I am trying to better understand the relationship between the placement of EEG electrodes and the quality of the "brainwave" signals they produce.

There is the standard 10-20 system which has me wondering a few things:

  • Is the 10-20 system just a standard based on uniform distribution of the electrodes (so as to maximize brain signal collection)? Is it safe to assume one could increase the "density" of electrodes (again, in uniform distribution) and receive better quality signals? In other words, how does the placement & quantity of electrodes affect the quality of the information that can be obtain via EEG?
  • Is electrode gel strictly necessary? Is the gel used for adhesion, conductivity or both? I can't imagine it helps much with conductivity seeing the most of the scalp is (typically) covered with hair?

1 Answer 1

  • The placement in terms of location on the scalp determines what region of the brain is sampled. The electrode density determines how many locations are sampled. The spatial resolution of an EEG has been reported to be 7 mm (Im et al., 2006), meaning the variability in determined source and verified source (via fMRI in the study cited) is approximately 7 mm. Hence, increasing the density below 7 mm may not be too helpful. The 10-20 system utilizes an inter-electrode distance of 60 - 65 mm (American Clinical Neurophysiology, 2006), indicating it may make sense to use more electrodes when high resolution is needed. Note, however, that MRI and MEG have better spatial resolution than EEG and are methods of choice when you wish to do accurate source localization. EEG has excellent properties in the temporal domain, and a combination of MEG/EEG has great characteristics in both spatial and temporal domains.

    Standardized EEG montages indeed promote uniformity so that different studies can be compared more efficiently.

  • Scrubbing with electrode paste primarily reduces impedance (increases conductivity). Hair and the skin don't conduct well and by applying a conductive paste impedances are substantially reduced. Mostly the technicians also scrape a little bit to ensure even better conductance by removing the fatty top layer of the skin. Also important is that differences in electrode impedances negatively impact recordings (American Clinical Neurophysiology, 2006). Impedance matching is hence necessary and using paste aids this purpose. So yes, conductive paste is essential.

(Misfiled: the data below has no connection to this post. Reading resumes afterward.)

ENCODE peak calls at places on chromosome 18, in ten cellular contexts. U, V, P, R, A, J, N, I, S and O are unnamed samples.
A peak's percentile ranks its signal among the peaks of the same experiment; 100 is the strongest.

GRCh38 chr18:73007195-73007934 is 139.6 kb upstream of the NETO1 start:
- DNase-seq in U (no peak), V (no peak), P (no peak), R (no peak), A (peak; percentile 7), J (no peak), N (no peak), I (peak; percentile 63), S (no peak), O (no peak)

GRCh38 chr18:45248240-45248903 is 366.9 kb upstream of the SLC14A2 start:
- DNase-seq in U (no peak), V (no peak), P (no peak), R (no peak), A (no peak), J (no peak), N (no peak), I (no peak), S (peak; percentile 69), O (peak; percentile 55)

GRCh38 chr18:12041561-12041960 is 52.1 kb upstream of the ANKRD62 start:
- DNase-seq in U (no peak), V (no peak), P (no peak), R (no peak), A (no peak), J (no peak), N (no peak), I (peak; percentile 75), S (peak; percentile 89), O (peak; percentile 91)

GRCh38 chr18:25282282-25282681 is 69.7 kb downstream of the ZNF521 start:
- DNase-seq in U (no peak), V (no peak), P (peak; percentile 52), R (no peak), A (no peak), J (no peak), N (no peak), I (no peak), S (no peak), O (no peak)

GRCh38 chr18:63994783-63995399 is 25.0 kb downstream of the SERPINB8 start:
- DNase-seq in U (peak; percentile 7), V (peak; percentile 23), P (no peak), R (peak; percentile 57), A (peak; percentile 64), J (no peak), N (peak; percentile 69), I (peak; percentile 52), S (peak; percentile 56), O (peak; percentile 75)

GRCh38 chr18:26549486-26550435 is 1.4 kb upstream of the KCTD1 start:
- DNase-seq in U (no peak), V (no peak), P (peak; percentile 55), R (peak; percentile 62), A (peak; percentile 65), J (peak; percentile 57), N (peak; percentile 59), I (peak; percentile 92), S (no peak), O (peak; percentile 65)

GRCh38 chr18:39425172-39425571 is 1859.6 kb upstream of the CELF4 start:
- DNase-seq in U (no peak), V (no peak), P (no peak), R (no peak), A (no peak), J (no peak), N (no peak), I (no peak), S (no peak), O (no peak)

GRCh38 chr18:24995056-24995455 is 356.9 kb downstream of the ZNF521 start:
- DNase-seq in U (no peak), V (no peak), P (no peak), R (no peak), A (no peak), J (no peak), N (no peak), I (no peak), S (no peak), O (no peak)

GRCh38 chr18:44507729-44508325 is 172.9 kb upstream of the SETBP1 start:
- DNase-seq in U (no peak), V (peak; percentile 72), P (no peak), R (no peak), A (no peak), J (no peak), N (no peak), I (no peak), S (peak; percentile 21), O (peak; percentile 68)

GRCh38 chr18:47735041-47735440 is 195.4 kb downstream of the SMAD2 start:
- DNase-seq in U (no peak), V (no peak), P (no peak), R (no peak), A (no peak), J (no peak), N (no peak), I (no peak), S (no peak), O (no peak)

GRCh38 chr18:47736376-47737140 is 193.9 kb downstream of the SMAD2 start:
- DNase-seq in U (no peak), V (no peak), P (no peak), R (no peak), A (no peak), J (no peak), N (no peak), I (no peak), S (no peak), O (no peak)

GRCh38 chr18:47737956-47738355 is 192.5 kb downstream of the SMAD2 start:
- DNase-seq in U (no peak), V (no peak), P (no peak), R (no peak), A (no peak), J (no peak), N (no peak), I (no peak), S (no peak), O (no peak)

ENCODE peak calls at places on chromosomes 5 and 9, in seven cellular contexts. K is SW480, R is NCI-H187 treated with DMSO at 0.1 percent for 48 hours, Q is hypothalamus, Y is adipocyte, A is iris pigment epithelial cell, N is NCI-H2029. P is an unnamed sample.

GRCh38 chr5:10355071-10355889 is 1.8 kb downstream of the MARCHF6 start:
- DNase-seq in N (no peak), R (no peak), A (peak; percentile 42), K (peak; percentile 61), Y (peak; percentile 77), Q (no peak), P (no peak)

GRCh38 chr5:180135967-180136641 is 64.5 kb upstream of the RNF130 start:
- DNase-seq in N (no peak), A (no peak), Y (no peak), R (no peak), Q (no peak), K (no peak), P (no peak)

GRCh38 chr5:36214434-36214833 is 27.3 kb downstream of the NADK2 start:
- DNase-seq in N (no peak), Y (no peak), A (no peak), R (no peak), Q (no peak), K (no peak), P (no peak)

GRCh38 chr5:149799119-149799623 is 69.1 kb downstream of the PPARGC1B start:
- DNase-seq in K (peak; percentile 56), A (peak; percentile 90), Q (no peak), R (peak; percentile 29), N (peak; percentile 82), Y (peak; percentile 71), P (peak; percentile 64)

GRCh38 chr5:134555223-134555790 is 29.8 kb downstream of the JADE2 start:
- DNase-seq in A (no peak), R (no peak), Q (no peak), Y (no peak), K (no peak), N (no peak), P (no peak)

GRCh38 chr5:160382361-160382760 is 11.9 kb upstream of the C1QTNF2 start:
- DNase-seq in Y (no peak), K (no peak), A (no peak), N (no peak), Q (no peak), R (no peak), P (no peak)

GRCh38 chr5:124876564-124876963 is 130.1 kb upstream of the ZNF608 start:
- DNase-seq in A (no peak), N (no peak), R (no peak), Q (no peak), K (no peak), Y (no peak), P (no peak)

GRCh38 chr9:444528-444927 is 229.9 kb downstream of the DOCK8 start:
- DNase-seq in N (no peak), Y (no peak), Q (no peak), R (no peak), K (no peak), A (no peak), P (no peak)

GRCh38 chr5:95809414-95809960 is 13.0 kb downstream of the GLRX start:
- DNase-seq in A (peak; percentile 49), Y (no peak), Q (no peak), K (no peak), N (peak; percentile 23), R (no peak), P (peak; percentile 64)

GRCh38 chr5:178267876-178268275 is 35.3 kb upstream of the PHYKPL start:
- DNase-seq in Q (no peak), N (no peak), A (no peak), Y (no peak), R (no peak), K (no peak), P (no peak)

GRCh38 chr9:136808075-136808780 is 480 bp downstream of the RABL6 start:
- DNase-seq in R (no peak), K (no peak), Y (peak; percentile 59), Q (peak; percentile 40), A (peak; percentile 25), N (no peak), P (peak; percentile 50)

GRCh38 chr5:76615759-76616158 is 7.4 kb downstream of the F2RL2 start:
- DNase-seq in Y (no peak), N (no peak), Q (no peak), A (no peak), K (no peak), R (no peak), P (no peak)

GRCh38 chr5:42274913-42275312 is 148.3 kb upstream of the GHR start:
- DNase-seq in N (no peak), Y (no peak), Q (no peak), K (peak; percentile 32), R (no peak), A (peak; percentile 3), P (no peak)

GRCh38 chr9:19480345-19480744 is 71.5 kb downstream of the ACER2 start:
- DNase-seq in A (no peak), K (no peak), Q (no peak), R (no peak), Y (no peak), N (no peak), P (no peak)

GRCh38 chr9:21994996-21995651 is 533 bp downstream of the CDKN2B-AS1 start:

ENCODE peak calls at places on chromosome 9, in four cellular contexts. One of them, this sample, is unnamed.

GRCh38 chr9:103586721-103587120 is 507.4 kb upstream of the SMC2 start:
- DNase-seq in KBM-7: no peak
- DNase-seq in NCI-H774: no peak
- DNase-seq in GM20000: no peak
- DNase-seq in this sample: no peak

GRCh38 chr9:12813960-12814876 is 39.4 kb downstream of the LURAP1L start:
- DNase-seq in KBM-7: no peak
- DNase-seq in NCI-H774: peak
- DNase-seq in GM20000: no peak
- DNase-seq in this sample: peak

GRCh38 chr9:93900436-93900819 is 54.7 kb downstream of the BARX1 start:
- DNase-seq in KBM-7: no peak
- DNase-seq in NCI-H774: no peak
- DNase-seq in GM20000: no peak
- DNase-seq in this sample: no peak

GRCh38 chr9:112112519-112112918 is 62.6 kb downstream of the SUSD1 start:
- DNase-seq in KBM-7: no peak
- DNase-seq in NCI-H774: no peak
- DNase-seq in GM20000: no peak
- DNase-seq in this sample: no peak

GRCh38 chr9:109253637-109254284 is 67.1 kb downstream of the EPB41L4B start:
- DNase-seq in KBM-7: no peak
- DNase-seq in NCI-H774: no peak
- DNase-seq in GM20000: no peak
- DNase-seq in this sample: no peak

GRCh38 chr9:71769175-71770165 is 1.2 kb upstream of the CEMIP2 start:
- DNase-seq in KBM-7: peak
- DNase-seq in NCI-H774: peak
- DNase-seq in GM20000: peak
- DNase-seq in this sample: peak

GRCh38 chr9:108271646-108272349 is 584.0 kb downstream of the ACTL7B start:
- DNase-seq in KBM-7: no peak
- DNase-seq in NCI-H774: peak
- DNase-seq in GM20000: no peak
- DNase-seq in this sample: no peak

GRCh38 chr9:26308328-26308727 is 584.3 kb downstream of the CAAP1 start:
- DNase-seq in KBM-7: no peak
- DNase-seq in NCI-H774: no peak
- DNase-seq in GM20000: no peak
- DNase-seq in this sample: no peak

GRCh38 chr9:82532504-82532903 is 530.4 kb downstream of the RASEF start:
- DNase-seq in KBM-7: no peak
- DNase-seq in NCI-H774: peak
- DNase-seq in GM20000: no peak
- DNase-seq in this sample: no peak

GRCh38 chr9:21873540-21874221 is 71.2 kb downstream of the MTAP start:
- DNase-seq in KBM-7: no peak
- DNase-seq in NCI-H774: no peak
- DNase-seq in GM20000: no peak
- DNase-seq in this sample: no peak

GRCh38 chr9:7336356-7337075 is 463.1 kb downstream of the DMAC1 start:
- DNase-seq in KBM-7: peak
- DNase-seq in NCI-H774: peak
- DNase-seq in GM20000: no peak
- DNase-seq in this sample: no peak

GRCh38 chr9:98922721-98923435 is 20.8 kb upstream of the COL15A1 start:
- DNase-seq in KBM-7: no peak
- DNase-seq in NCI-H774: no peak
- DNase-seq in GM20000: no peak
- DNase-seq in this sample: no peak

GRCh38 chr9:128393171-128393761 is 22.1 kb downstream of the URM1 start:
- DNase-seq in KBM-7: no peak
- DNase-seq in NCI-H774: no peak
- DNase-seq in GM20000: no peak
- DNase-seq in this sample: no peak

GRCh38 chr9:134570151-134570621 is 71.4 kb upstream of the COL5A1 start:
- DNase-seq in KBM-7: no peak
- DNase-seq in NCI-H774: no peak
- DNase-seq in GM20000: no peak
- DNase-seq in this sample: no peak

- Im et al., J Neurosci Methods (2007); 161(1): 142–54

  • $\begingroup$ Thanks for the awesome answer @Christiaan (+1) - the only part of your answer that I'm not quite following is the part surrounding spatial resolution. (a) When you state "The spatial resolution of an EEG is quite poor and has been reported to be 7mm..." what exactly do you mean (what exactly is "spatial resolution", and why is 7mm a poor value for it)? (b) It sounds like increasing density (e.g. 10-5 system) would help with this poor spatial resolution? Thanks again! $\endgroup$
    – smeeb
    Feb 12, 2016 at 10:54
  • $\begingroup$ @smeeb - I adapted the answer. $\endgroup$
    – AliceD
    Feb 12, 2016 at 11:42
  • $\begingroup$ I don't see how it follows from the resolution of EEG being X that there is no benefit to more narrow electrode spacing than X. For example, it is possible (and likely) that electrode spacing X is not sufficient to recover sources with accuracy X. After all, resolution refers to brain sources, spacing refers to sensor density. $\endgroup$
    – user 49102
    Feb 12, 2016 at 14:37
  • $\begingroup$ If the error margin is 7 mm narrowing density down below that doesn't make much sense imo. $\endgroup$
    – AliceD
    Feb 12, 2016 at 15:36

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